What Care is Needed?
Before you can select the ideal care home you first need to identify the care which your parent, child or relative needs. A good place to start is social services. They are able to provide you with a full assessment, this will give you an indication as to the type of care which is needed and any funding that may be available to you
They also provide lots of useful information, so it’s always worth getting in touch with them and having a discussion. In addition to this our care home managers will also carry out their own assessment to understand the individuals care requirements and ensure that we can meet the needs of your loved one.
What Care Will be Provided?
Once you have determined the type of care your parent, child or relative needs then you can start to narrow down your search. Each care home should be able to tell you what type of care they provide, if they have any special facilities and what type of care they are unable to provide. Don’t be afraid to pick up the phone and give a care home a ring.
Other things to consider
- Does the care home provide entertainment and/or arrange activities in the home for their residents? If so, what and how often.
- Does the care home arrange day trips and outings for residents?
- How big are the rooms? Are they en suite?
- Do you have to share a room or do you get one to yourself?
- What are the arrangements for couples? Can they share a room?
- Can you bring your own possessions, such as furniture and decorative items?
- Can you bring your pets?
- Do you feel relaxed and at home in the care home?
- Does the home look and smell clean?
- What are the communal areas like? Do they have a quiet room and a TV room?
- How are the chairs arranged?
- Is there a homely or institutional feel to the home?
- Look and if possible try the food on offer and ask for sample menus
- Can other residents or family members offer recommendations to you?
Location is normally quite an important factor – not only for those who will be staying in a care home but for family and friends who want to visit. Therefore, you need to consider;
- How easy is it to drive to the care home?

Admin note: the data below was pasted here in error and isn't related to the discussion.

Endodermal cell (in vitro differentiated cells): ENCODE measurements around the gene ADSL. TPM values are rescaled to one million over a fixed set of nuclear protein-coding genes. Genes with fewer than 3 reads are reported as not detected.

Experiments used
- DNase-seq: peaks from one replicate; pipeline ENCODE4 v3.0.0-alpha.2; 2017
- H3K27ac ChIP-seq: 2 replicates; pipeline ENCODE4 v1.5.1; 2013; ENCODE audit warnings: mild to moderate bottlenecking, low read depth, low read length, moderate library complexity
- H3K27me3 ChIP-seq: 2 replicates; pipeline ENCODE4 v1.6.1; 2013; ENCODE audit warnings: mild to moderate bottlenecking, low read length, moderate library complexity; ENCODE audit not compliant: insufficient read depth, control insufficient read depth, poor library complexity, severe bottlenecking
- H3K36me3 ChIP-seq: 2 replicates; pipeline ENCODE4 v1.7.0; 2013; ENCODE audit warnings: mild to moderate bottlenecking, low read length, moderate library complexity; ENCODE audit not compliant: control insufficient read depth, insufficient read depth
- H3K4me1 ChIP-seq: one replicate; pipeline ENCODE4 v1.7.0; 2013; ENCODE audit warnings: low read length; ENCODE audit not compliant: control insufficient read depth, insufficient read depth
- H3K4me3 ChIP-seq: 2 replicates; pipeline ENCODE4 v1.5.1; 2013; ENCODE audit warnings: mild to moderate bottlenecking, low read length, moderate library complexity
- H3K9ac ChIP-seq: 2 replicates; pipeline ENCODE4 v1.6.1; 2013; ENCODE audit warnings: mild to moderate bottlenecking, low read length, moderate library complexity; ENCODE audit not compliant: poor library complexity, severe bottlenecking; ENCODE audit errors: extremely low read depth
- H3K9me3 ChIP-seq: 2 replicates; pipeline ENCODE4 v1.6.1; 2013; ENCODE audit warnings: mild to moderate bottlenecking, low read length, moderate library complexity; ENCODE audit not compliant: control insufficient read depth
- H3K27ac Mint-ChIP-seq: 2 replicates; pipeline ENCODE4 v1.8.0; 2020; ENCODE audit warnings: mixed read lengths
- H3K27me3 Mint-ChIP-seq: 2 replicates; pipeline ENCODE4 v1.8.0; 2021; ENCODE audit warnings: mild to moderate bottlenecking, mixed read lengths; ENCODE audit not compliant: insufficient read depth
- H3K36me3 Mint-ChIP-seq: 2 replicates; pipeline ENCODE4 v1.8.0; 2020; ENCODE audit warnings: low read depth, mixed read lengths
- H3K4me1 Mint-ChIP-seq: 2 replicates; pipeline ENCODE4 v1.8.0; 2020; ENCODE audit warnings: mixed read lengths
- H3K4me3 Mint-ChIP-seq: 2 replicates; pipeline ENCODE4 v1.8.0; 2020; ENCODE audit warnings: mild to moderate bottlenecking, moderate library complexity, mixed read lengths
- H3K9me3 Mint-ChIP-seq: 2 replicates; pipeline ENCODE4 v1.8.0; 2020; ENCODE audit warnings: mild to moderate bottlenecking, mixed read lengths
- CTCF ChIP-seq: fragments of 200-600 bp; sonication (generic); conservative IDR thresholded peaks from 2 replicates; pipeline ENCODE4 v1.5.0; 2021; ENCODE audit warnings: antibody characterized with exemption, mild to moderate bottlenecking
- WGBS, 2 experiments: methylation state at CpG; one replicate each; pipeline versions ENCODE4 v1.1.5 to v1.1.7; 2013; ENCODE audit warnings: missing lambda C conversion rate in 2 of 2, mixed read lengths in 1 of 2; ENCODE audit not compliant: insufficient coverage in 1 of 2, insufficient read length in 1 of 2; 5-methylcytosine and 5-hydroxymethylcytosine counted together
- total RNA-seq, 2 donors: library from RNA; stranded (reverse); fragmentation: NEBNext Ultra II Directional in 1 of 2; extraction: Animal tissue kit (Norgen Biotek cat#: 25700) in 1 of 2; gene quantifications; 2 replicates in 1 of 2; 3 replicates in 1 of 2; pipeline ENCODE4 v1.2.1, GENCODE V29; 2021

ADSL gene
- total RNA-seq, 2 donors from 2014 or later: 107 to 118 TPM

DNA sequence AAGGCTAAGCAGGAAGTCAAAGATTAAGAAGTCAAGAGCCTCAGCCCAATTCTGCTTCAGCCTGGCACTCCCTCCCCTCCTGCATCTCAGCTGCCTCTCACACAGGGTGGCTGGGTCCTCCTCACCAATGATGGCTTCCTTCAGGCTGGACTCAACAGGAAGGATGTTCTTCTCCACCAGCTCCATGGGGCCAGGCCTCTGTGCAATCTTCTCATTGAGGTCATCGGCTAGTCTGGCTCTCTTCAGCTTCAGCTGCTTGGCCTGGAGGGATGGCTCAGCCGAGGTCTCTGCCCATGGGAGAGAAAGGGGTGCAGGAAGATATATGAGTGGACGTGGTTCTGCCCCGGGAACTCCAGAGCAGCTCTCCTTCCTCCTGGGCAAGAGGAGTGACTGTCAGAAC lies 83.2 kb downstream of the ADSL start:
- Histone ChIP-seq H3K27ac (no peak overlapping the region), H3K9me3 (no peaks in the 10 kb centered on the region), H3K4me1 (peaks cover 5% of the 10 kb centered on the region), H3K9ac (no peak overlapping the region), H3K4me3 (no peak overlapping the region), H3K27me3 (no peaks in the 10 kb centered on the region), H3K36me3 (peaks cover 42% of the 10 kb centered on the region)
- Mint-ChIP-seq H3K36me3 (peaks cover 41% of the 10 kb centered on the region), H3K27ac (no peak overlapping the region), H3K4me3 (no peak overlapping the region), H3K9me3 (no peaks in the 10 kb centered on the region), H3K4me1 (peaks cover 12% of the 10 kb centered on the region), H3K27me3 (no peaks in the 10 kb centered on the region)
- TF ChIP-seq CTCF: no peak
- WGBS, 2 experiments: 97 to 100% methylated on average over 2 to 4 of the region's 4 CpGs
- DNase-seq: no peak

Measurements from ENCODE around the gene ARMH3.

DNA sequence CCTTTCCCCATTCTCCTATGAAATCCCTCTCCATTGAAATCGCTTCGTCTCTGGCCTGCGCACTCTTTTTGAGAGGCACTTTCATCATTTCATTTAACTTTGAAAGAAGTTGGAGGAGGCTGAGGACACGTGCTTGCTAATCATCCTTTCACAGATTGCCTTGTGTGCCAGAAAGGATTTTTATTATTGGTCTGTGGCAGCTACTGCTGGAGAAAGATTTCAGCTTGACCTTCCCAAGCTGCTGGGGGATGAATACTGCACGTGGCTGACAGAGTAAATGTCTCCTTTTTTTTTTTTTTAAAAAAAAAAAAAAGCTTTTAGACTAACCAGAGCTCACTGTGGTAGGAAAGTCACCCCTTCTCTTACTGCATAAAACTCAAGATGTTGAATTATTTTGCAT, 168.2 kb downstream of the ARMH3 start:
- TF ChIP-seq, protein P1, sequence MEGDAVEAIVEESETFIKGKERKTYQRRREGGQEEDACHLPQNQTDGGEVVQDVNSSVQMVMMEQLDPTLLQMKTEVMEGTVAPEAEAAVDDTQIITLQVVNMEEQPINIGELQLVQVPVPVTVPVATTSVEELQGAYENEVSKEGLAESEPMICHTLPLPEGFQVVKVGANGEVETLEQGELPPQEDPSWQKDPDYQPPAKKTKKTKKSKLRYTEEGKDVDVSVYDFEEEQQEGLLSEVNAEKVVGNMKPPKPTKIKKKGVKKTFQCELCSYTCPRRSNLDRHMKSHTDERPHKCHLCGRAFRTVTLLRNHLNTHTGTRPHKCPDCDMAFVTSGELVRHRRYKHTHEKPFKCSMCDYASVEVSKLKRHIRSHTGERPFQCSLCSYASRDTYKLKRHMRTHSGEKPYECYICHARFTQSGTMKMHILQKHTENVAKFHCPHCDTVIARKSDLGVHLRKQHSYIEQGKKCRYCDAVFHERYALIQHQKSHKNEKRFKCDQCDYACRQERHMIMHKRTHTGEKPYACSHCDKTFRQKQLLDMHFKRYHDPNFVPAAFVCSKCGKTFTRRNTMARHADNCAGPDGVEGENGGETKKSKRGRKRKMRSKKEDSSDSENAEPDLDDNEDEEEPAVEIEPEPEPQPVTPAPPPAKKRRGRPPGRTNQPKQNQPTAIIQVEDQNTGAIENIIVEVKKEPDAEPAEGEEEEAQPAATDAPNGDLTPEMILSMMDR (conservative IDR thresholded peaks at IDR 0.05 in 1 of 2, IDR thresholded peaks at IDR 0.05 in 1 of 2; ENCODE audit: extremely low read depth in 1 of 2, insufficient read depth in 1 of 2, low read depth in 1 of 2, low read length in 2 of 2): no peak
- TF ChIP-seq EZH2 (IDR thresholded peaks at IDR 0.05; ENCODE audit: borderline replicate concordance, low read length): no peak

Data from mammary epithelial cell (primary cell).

- Is there local transportation close by?
- Is access to the care home easy especially for those with mobility aids?
- Is parking available?
You may also want to consider
- Can residents come and go as they please? If so, are there shops, cafes, places of worship and local entertainment nearby?
- Does the home have links with local clubs and day centres that residents can attend and make use of these facilities?
- Does the home feel like part of the community?
- What are the security arrangements of the home?
Aside from the care and the facilities of the care home, you need to think about how you will be able to communicate with your parent, child or relative once they’ve moved into the home. Do residents have phones in their rooms, and is there wifi readily available. Or will they need money to use a payphone in a communal area?
You also need to consider how you intend to communicate with the care home itself, how much contact will you have with them and what is the process should you wish to make a complaint. All homes should have readily available and on display a copy of their complaints procedure.
You will have a point of contact and you need to be happy that they will contact with you regarding the health and wellbeing of your parent, child or relative.
Level of Care
Unsurprisingly, when you’re looking for a care home you should check that the care home is providing adequate care. Each adult care home in the UK is inspected and regulated by the Care Quality Commission (CQC) these reports are free to access and most will showcase them on their websites.
However to view the report for a particular care home you can visit CQC at http://www.cqc.org.uk/
Our final piece of advice is that you should try and visit as many homes as possible. You will quickly determine those which you like and those which you don’t. If you need any further advice please don’t hesitate to get in touch with the team here at PrimeLife.